37. Turn away mine eyes. By these words we are taught that all our senses are so filled with vanity, that, until refined and rectified, their alienation from the pursuit of righteousness is no matter of surprise. In the former verse he informed us of the reigning of that depravity in the hearts of men, which he now says reaches also to the outward senses. "The disease of covetousness not only lurks in our hearts, but spreads over every part, so that neither eyes, ears, feet, nor hands, have escaped its baneful influence; in a word, nothing is exempted from corruption." And we know, assuredly, that the guilt of original sin is not confined to one faculty of man only; it pervades his whole constitution. If our eyes must be turned away from vanity by the special grace of God, it follows, that, as soon as they are opened, they are eagerly set on the impostures of Satan, by which they are beset on all sides. If Satan only laid snares for us, and were we possessed of sufficient prudence to guard against his deceits, it could not, with propriety, be said that God turned away our eyes from vanity; but, as they are naturally set upon sinful allurements, there is need for their being withdrawn from them. As often, then, as we open our eyes, we must not forget that two gates are opened for the devil to enter our hearts, unless God guard us by his Holy Spirit. The remarks which he makes, in reference to the eyes, are equally applicable to the other senses, inasmuch as he again employs that figure of speech, by which a part is taken for the whole.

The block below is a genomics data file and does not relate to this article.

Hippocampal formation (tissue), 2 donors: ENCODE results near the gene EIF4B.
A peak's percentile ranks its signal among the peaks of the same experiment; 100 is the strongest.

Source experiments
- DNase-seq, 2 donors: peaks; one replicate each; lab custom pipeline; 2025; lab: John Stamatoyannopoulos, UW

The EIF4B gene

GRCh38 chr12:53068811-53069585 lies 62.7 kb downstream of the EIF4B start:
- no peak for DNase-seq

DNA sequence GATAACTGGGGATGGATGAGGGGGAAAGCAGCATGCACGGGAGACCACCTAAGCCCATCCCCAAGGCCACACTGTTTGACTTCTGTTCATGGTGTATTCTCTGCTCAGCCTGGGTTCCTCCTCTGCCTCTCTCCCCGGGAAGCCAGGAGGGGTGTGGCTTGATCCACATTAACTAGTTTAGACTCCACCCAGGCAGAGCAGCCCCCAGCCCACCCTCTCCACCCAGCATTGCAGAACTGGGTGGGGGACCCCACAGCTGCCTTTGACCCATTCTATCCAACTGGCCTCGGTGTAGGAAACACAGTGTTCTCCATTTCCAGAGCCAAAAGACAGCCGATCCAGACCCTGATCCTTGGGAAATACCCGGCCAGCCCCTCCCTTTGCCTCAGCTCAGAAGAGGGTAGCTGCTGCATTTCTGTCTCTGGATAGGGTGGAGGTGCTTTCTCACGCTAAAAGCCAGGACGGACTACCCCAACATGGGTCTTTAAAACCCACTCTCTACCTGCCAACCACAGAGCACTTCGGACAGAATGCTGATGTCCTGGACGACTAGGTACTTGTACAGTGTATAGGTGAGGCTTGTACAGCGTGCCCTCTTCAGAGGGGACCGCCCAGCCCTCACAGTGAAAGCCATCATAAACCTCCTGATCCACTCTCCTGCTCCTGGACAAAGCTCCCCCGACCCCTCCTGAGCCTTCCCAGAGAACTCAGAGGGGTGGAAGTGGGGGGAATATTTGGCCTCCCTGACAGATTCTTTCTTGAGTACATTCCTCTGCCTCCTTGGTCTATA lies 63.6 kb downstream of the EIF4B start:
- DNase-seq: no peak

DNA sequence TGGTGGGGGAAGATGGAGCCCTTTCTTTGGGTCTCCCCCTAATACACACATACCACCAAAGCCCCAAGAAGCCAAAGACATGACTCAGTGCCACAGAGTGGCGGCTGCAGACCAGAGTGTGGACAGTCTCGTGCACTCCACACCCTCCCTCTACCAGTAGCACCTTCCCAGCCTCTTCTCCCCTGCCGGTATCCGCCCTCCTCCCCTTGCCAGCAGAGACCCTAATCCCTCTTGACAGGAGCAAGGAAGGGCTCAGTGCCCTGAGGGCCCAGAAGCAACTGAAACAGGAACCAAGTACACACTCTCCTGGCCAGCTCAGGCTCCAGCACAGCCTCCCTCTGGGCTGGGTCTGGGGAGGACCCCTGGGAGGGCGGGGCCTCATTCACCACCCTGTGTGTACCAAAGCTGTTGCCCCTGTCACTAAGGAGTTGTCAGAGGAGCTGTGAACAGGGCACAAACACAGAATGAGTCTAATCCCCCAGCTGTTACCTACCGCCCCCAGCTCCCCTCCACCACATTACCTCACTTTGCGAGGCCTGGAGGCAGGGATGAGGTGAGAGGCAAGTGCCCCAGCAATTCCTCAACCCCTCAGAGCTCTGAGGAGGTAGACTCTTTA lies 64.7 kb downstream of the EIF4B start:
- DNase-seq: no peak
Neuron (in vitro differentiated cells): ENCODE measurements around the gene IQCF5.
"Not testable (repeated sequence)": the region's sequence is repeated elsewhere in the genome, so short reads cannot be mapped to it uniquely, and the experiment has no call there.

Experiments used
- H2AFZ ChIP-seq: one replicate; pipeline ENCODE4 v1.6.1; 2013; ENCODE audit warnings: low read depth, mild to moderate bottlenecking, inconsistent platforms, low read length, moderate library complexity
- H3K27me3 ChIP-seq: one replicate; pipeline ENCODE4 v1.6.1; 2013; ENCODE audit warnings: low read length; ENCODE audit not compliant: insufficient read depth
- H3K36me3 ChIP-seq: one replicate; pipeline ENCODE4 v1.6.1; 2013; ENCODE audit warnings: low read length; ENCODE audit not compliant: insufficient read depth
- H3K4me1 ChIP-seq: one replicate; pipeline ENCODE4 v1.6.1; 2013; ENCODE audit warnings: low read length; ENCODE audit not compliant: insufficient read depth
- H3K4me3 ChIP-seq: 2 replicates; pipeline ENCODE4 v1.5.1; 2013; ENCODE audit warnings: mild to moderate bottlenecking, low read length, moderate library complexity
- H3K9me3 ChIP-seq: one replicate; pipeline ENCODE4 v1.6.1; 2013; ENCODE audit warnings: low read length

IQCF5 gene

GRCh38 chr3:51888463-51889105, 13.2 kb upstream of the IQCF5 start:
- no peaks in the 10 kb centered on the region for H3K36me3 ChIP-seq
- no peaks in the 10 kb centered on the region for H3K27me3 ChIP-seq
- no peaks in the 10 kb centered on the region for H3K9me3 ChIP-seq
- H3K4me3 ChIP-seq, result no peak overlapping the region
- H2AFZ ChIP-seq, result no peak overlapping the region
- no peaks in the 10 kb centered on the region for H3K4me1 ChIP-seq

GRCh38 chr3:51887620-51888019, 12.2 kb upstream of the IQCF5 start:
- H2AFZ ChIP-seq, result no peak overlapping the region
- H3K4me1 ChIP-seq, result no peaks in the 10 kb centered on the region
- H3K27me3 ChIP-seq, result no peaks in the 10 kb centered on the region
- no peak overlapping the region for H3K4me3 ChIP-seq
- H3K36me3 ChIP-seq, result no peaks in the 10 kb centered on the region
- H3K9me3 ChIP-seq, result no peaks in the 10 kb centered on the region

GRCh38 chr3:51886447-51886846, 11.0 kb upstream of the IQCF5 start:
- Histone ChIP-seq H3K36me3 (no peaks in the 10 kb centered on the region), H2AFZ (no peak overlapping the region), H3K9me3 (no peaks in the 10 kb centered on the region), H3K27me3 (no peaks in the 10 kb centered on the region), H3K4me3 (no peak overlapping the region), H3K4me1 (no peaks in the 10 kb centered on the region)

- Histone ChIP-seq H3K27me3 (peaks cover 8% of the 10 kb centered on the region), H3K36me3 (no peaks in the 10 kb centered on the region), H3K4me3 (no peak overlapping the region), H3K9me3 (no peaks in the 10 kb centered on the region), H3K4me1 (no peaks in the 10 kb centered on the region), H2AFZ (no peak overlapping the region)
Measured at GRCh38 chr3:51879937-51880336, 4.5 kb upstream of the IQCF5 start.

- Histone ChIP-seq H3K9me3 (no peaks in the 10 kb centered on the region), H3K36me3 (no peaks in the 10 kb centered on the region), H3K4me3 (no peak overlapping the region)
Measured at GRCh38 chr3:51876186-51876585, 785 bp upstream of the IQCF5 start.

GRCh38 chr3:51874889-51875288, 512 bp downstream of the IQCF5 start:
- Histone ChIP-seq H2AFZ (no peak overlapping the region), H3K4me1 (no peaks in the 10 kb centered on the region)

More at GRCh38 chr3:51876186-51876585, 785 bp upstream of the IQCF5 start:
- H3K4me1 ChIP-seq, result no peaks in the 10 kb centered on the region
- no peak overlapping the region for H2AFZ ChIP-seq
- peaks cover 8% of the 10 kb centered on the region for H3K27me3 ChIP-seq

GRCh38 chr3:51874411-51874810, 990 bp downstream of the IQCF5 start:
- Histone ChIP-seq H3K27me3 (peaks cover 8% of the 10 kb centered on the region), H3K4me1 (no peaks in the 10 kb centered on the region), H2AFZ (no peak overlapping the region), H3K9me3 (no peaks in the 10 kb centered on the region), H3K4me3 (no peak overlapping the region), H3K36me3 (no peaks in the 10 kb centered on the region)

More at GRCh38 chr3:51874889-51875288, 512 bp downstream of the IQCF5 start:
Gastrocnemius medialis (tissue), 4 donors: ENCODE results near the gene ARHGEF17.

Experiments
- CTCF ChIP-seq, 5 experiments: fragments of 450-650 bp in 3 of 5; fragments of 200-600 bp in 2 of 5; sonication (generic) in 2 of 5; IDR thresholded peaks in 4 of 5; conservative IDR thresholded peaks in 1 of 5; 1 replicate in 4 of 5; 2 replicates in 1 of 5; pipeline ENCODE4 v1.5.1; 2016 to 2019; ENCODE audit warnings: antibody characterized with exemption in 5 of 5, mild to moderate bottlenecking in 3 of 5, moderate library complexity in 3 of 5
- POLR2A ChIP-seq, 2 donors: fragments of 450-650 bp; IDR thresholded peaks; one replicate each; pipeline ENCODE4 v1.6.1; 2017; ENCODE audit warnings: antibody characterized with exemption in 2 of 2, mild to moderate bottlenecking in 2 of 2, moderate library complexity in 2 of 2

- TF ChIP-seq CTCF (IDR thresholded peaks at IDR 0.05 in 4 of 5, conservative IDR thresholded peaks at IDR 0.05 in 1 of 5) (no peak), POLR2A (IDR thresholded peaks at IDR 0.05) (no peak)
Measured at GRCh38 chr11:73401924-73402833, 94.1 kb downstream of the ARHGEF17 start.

The other clause of the verse corresponds well with the meaning here given. Others may propose different interpretations; I think, however, the following is the most natural: Lord, as the whole life of mankind is accursed, so long as they employ their powers in committing sin, grant that the power which I possess may aspire after nothing except the righteousness which thou appointest us. The better to manifest this, we must lay it down as a first principle, that seeing, hearing, walking, and feeling, are God's precious gifts; that our understandings and will, with which we are furnished, are a still more valuable gift; and, after all, there is no look of the eyes, no motion of the senses, no thought of the mind, unmingled with vice and depravity. Such being the case, the prophet, with good reason, surrenders himself entirely to God, for the mortification of the flesh, that he might begin to live anew.